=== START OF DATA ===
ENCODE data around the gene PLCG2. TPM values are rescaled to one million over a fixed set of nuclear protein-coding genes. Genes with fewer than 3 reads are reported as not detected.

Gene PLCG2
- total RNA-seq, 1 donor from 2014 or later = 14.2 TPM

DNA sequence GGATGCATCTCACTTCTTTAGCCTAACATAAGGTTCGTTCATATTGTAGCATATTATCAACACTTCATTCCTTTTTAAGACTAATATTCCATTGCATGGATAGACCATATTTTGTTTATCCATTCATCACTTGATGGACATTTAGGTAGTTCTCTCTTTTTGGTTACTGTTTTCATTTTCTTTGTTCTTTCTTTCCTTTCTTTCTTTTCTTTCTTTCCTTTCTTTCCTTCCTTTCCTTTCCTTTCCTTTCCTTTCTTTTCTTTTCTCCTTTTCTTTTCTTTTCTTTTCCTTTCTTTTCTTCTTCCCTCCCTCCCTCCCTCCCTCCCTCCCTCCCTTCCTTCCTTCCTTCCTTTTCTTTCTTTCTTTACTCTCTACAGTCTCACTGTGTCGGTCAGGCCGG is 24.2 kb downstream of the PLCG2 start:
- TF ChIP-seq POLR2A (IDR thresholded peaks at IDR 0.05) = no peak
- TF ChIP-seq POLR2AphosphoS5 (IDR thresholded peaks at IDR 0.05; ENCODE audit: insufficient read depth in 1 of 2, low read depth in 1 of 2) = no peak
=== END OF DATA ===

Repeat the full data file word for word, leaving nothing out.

ENCODE data around the gene PLCG2. TPM values are rescaled to one million over a fixed set of nuclear protein-coding genes. Genes with fewer than 3 reads are reported as not detected.

Gene PLCG2
- total RNA-seq, 1 donor from 2014 or later = 14.2 TPM

DNA sequence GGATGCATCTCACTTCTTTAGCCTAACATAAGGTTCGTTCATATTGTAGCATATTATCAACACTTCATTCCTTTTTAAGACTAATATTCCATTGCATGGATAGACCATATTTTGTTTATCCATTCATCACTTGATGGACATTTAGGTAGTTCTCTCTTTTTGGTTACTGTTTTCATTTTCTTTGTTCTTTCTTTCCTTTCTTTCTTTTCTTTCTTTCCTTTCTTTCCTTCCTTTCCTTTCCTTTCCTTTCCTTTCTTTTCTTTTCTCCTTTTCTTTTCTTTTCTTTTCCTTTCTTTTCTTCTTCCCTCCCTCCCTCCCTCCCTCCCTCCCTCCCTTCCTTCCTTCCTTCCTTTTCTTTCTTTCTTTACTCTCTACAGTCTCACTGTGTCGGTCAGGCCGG is 24.2 kb downstream of the PLCG2 start:
- TF ChIP-seq POLR2A (IDR thresholded peaks at IDR 0.05) = no peak
- TF ChIP-seq POLR2AphosphoS5 (IDR thresholded peaks at IDR 0.05; ENCODE audit: insufficient read depth in 1 of 2, low read depth in 1 of 2) = no peak